Some great news about Ladino

This has never been a “recipe” blog, and I know that frustrates some of the people who come across it, but my aim here is to keep Sephardic cuisine alive by giving it meaningful context. So much context is conveyed through the names of our foods, which come of course from the Sephardic language, Ladino. Today I’m apologizing for my slow output (I’ve gotta make a living, too), but there are some fun and interesting posts on the horizon, and maybe some snark. Frankly, sometimes I unearth historical information that makes my hair stand on end. I hope to publish some of that here before too long.

In the meantime, I’ve just finished reading an article in The Forward about the linguistic cultural work of Rachel Amado Bortnick, a Sephardic woman born in Izmir who lives in the States. This dedicated woman is achieving for the Ladino language what I set out to do for Sephardic food: to keep it alive by giving it meaningful context. Through her online language group, Ladinokomunita, she has given the existing Ladino-speaking community a forum to keep using the language in the context of Sephardic life and recollection, and provided resources for others who’d like to learn it. Take a look.

Though she was born in New York, my mother’s first language was Ladino. I heard it spoken pretty much every day of my life until I was nineteen; when my grandmother died, everyone switched to English. Grandma had been the linguistic glue.

I never learned to speak Ladino, though I surely know and love its utterly charming accent, inflection, and key phrases that are as much my history to me as is our food. Language exhibits the character of the culture it springs from, and my memories of daily life and special occasions are all filled with aural pleasures, too, with much laughter and the delightful – and often saucy – lilt of Ladino. It’s like no other language, and I’ve heard many.  I have been at times impressed, amazed or saddened, to realize that in my family, mine is the first generation in 510 years not to speak our beautiful tongue.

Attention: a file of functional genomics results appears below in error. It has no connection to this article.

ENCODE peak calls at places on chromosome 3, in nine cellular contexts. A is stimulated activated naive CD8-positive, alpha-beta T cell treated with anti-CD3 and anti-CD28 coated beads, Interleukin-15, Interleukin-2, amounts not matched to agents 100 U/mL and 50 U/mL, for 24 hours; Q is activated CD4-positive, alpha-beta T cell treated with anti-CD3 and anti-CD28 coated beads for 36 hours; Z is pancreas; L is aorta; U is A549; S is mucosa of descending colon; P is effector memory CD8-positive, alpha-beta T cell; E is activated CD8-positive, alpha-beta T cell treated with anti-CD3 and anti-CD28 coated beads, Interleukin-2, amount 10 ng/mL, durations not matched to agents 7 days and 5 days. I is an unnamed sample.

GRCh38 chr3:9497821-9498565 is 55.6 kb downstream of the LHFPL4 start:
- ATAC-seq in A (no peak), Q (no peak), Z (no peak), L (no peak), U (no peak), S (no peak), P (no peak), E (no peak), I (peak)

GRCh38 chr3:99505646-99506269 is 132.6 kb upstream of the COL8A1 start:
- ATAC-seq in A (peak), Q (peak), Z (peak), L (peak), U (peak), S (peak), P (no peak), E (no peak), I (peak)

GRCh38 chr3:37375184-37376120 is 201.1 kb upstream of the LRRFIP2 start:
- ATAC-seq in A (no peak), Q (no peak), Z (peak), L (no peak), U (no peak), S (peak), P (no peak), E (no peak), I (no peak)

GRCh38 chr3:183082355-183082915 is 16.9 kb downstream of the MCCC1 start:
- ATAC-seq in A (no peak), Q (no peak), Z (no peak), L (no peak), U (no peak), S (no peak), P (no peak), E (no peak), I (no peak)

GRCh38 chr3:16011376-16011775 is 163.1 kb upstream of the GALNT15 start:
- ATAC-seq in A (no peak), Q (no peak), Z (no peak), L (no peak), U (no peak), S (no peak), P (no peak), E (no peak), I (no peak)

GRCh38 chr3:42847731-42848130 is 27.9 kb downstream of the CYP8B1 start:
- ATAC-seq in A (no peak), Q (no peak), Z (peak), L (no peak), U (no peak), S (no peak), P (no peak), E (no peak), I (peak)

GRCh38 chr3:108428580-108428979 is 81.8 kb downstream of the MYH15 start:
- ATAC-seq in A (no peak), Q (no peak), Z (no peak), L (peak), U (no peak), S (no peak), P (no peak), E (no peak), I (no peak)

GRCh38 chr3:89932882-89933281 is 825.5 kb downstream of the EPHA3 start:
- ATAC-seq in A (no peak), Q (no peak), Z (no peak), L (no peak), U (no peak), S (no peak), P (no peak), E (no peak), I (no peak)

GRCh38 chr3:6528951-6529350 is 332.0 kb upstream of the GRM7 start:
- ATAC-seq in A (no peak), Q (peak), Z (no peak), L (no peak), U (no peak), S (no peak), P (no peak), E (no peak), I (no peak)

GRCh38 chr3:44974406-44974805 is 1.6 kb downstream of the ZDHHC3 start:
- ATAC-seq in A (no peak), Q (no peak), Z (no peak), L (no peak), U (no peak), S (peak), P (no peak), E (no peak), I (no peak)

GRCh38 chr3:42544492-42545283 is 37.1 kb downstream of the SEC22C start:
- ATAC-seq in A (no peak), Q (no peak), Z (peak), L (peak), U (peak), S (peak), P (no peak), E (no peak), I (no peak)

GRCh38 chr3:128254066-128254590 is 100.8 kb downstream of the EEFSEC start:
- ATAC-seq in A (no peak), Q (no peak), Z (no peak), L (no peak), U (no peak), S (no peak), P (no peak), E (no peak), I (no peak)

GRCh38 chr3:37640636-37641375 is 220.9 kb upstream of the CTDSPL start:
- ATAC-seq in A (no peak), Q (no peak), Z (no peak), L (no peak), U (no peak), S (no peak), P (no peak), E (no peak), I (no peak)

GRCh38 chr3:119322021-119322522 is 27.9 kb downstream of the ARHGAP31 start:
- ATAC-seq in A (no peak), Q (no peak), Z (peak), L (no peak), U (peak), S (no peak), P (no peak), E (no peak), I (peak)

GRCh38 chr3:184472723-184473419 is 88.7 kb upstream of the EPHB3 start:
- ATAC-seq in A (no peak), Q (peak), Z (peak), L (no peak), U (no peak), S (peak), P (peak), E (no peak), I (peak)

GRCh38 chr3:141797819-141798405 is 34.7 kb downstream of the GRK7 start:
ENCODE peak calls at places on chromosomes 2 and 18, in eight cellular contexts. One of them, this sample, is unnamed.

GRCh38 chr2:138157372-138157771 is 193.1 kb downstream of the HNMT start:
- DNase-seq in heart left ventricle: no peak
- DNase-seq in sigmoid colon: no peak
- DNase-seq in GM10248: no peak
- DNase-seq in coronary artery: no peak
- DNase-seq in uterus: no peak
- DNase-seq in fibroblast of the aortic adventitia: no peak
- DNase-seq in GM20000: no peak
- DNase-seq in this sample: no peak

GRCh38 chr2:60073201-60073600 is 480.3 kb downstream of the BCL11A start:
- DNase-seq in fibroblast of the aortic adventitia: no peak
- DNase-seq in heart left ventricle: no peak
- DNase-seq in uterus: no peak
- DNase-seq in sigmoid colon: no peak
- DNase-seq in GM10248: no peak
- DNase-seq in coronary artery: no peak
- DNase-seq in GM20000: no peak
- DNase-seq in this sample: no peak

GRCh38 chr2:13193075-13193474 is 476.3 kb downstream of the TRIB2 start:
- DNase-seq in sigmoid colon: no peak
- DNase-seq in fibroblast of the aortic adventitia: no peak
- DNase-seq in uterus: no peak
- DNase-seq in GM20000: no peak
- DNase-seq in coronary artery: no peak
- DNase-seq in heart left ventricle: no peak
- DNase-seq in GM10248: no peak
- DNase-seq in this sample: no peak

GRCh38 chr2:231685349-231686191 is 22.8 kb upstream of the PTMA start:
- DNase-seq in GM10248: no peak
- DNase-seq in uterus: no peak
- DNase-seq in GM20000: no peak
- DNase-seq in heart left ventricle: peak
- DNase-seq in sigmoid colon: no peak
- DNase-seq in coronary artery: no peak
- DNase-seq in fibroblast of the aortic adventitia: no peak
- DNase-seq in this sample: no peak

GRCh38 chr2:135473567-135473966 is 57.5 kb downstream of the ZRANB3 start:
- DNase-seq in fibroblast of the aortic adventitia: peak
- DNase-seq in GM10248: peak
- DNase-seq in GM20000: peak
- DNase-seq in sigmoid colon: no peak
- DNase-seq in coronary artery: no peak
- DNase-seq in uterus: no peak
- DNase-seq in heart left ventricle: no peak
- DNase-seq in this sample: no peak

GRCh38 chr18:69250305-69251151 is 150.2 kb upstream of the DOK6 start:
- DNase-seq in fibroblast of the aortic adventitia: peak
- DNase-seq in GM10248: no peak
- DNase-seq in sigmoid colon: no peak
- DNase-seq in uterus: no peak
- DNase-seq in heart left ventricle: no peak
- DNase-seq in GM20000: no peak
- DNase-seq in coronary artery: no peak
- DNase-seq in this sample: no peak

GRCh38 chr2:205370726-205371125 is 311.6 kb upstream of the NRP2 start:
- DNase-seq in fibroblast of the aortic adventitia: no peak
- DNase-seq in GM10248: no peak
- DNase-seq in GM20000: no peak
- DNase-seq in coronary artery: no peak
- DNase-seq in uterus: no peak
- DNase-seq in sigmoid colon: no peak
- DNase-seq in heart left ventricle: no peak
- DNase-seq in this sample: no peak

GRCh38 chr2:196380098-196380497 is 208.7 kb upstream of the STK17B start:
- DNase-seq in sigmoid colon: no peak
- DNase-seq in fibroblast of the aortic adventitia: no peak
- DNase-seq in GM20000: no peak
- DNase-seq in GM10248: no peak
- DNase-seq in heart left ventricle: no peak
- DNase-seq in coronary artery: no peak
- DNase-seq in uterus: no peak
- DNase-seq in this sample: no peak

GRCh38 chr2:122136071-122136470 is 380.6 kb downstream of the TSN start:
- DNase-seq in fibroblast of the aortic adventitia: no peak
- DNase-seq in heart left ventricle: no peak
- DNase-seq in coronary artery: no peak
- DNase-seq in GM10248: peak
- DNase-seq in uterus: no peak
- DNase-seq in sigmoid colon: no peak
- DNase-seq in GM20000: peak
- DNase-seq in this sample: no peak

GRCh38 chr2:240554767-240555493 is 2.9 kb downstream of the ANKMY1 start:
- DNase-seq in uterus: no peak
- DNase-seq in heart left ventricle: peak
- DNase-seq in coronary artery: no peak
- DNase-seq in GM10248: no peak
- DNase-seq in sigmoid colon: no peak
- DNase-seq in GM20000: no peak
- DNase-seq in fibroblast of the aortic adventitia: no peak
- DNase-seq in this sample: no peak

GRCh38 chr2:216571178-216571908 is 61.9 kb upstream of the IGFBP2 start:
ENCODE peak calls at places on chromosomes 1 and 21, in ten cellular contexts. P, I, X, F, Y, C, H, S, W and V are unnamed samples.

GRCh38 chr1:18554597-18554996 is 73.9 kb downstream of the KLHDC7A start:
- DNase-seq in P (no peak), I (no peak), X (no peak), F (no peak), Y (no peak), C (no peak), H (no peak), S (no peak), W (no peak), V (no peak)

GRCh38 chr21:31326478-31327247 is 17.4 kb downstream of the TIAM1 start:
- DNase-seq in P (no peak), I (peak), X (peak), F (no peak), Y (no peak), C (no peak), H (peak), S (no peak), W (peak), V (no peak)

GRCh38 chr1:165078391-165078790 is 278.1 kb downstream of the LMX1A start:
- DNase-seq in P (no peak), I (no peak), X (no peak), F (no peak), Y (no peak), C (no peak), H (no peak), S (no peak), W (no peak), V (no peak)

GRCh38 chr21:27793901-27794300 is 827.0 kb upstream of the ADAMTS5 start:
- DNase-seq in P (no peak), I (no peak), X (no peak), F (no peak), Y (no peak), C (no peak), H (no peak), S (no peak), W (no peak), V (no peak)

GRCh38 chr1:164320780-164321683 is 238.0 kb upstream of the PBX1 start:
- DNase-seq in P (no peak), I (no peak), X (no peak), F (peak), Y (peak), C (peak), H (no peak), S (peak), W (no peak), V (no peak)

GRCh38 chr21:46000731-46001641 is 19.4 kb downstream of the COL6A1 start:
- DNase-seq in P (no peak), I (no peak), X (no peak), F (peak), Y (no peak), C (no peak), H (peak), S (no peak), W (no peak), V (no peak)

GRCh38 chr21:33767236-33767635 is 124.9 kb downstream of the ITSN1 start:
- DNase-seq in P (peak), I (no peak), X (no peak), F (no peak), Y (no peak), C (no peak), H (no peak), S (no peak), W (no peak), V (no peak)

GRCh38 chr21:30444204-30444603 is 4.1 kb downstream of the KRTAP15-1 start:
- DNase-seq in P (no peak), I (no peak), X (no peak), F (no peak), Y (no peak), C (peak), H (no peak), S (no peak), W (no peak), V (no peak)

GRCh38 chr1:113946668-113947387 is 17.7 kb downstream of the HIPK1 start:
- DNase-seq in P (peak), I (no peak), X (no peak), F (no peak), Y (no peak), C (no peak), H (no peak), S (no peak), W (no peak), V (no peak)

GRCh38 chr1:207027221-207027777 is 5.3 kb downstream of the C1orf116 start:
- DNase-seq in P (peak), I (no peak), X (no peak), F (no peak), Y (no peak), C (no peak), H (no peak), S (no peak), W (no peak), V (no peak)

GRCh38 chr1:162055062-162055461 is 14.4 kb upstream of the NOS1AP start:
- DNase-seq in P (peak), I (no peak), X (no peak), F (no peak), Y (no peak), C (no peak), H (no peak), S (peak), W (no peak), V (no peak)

My mother, who is now eighty-six, has never learned to use a computer. Maybe Ladinokomunita will be just the right incentive for her to learn the ways of communication of this era, and for me to learn the ways of communication of hers.



Filed under History, Other Reading

9 responses to “Some great news about Ladino

  1. Catherine

    Wonderful post and fascinating article! Yes–although beautiful things in both food and language are born through all the new culinary and linguistic encounters, mixtures, and alterations that come with migration and globalization, it is so important to keep our conciousness of food and language heritage alive and thriving. Gracias, Janet!!

  2. Janet, thank you for mentioning my name and the article ( ). I suppose you are related to the late Albert Amateau, of blessed memory, with whom I was very close. I may have even met you.

    We have 90+-year-olds on Ladinokomunita. Please subscribe your mother, or send me her name and an email address, and I will subscribe her.

    Rachel Amado Bortnick

    • janet

      Rachel, yes, the Albert Amateau you mention was family, though I never met him (all the Amateaus are related).

      Seriously, my mother doesn’t even have an email address. I’ll send you my aunt’s instead (my mother’s sister). I think she’ll be thrilled – and so will I 🙂 Thank you for writing, and a huge thank you for creating Ladinokomunita.

  3. Hunter

    This is nice, I’ve read both this blog and Ladionokomunita for years and, it’s touching to see you’ve discovered each other.

  4. Mark L

    I’m interested in learning Ladino- I especially LOVE Ladino songs, ballads, romances etc. I agree that Ladino is a beautiful language, one of the most beautiful in existence. Because of its unique historical circumstances, I find it has a charm and gentility that modern Spanish sometimes lacks, particularly the New World dialects of Spanish. Thanks for mentioning this, Janet!

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